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Never Met Another Deaf Person: Deaf Children, Remote Villages

Deaf children and families living in remote villages in Ghana had never met another deaf person. Robert Sampana transformed their lives.
A screenshot taken from a video that shows a man signing to the camera.

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Never Met Another Deaf Person

[Image description: A man sits behind a table. At the start of the video, he is nodding vigorously in response to someone who is off camera. He signs in Ghana Sign Language.]

“That is a true story! One time I went to a village in a remote area. A sign language interpreter went with me. We met with three or four deaf children. The interpreter spoke. People listened and understood that of course he spoke.

“But then I started signing and people were startled and then confused. They asked, ‘Who are you?’ The interpreter told them, ‘This is a Deaf man who flew to America to study.’ They said, ‘That’s impossible! He’s deaf! The interpreter is white. But him? How!? That does not work!’

“I told them, ‘I’m Deaf, I can communicate.’ The family started to understand. Meanwhile, the deaf child was watching me. Funny [odd], when I left, the child cried. Why? Because he knew that he and I were the same. I went to visit many deaf people.

Breaking the Cycle

“Now those children have grown. I could show you pictures. All together, maybe 13 children. Before they lived in darkness, in remote places. They never met another Deaf person. They were confined to a room. Their families were afraid, if they go out maybe they’ll be hit by a car. They were protective.

“When I came, I broke that cycle. I told them, ‘No! He can go to a deaf school!’ They were surprised. ‘They have a deaf school?’ I told them, ‘Yes! They have a deaf school!’ I helped them find money so they could send their deaf child to school.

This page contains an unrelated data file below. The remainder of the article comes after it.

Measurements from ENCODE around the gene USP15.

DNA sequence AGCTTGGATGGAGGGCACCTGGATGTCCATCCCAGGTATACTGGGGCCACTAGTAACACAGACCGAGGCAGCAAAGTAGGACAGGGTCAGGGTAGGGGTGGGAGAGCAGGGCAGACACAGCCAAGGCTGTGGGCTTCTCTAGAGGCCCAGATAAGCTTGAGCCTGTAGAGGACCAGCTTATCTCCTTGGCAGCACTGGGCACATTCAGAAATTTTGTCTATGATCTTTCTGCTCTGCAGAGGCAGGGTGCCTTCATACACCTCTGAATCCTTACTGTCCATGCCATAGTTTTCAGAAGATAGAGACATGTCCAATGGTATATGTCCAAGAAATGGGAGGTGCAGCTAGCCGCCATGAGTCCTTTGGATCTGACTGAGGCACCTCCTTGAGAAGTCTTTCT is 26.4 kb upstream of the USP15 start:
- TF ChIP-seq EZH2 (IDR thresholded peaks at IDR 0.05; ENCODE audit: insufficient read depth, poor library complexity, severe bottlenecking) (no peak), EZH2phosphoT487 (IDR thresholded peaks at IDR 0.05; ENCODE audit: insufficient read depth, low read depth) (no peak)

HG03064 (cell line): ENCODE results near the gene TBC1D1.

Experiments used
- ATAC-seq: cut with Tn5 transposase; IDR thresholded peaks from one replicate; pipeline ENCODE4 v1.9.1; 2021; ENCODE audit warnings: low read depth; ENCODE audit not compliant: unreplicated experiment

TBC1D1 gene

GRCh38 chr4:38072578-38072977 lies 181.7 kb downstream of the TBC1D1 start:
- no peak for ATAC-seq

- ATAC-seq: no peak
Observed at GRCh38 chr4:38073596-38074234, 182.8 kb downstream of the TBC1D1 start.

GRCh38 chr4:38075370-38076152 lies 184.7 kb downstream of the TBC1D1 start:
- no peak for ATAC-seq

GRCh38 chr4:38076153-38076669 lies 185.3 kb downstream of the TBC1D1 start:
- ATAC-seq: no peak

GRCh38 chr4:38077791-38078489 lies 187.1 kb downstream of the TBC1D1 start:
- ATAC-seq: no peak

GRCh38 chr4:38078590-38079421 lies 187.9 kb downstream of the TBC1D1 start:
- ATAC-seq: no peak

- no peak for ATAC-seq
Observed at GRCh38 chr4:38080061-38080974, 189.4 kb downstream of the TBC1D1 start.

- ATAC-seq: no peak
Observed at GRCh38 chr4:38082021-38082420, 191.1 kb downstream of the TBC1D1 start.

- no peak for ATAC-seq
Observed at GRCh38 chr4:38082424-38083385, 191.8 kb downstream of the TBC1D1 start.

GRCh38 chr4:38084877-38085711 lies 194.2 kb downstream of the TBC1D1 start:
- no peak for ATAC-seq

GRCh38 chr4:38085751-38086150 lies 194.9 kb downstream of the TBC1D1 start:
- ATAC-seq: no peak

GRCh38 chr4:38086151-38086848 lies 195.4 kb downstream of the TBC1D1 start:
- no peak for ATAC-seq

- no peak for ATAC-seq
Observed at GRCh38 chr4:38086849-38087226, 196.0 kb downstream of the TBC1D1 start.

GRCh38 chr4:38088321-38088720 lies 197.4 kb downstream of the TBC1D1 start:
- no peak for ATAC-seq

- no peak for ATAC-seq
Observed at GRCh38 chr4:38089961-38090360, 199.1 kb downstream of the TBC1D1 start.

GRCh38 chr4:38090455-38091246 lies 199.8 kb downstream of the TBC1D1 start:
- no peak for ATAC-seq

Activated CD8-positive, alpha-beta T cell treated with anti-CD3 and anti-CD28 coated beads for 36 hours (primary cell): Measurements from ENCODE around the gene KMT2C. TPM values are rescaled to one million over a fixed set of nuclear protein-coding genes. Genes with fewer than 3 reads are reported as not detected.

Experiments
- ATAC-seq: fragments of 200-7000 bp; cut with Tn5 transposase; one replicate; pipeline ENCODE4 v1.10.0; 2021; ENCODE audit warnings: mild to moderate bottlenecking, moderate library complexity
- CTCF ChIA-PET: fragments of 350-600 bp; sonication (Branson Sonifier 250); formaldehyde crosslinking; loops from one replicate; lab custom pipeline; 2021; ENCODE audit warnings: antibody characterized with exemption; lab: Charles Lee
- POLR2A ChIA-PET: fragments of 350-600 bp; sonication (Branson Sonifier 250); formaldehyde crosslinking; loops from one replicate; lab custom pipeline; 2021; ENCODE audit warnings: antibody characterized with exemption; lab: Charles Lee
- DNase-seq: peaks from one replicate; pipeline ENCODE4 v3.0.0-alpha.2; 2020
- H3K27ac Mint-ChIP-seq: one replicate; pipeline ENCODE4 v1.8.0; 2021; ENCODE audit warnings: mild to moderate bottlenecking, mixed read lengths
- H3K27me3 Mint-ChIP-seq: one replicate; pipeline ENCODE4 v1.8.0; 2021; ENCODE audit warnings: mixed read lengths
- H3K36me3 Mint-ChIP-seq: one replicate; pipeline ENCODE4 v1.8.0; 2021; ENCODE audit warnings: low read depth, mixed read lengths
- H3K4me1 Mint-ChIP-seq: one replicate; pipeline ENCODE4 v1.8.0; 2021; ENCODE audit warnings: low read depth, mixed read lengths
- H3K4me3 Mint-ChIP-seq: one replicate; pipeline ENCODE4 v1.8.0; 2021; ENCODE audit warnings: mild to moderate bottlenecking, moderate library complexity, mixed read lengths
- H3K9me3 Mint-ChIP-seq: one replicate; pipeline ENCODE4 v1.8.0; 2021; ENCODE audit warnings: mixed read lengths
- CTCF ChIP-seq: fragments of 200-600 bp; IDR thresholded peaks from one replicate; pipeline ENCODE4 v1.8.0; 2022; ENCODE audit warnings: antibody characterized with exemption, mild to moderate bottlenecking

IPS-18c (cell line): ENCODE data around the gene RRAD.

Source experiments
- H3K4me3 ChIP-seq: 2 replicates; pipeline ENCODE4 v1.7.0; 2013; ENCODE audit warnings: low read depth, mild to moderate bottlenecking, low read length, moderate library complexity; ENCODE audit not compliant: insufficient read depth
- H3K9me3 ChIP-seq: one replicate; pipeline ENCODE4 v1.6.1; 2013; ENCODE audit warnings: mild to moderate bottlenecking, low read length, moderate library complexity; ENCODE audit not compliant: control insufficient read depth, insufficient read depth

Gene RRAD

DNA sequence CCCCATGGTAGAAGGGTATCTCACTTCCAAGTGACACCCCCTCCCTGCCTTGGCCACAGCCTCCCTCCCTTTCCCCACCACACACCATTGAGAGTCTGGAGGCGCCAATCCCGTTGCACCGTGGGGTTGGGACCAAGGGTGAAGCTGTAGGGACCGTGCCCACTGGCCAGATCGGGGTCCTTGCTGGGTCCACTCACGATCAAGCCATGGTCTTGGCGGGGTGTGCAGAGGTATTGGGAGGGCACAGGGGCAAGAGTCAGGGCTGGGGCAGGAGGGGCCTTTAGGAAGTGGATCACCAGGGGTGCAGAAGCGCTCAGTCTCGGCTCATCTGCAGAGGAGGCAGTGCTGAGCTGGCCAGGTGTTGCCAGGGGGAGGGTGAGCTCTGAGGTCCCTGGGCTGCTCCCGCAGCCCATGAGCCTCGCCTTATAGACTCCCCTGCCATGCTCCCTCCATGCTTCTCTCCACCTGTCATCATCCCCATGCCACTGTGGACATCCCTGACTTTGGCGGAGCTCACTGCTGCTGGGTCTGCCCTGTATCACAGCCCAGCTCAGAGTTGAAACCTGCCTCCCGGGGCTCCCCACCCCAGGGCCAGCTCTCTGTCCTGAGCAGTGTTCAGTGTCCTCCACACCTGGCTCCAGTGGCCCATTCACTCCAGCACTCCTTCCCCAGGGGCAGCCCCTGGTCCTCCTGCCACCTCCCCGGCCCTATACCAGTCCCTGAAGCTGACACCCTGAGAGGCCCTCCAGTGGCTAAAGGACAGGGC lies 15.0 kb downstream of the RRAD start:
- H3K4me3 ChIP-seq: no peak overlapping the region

“But after I left, they took that money, ignored the deaf child, and used the money for their hearing children. Later, the deaf boy saw me and said he still could not write. I asked, ‘Why?’ The mother did not really have a clear answer. I told her, “No, he must go to school.’ Now the boy is grown. He knows signing, he knows this and this, and he knows himself.”

Robert Sampana is the Project Advocacy Officer at the Ghana National Association of the Deaf (GNAD). Years ago, he changed the lives of young deaf children living in remote villages. Back then, the children and their families had never met another deaf person. Watch as he explains what happened. Robert signs in Ghana Sign language. Meanwhile, the transcript is in English.

This short clip is taken from a longer interview. Watch the full 30-minute interview with Robert Sampana.

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